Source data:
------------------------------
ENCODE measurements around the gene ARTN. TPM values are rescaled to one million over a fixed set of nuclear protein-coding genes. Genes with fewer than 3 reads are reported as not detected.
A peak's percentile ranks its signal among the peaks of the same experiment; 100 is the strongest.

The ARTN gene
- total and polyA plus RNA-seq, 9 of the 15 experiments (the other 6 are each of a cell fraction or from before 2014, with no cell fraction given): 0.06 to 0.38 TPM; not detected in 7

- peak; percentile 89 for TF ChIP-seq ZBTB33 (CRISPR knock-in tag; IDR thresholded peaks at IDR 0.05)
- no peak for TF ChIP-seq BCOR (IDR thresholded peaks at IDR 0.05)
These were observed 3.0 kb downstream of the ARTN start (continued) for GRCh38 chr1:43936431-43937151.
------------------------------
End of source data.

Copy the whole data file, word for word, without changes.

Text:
ENCODE measurements around the gene ARTN. TPM values are rescaled to one million over a fixed set of nuclear protein-coding genes. Genes with fewer than 3 reads are reported as not detected.
A peak's percentile ranks its signal among the peaks of the same experiment; 100 is the strongest.

The ARTN gene
- total and polyA plus RNA-seq, 9 of the 15 experiments (the other 6 are each of a cell fraction or from before 2014, with no cell fraction given): 0.06 to 0.38 TPM; not detected in 7

- peak; percentile 89 for TF ChIP-seq ZBTB33 (CRISPR knock-in tag; IDR thresholded peaks at IDR 0.05)
- no peak for TF ChIP-seq BCOR (IDR thresholded peaks at IDR 0.05)
These were observed 3.0 kb downstream of the ARTN start (continued) for GRCh38 chr1:43936431-43937151.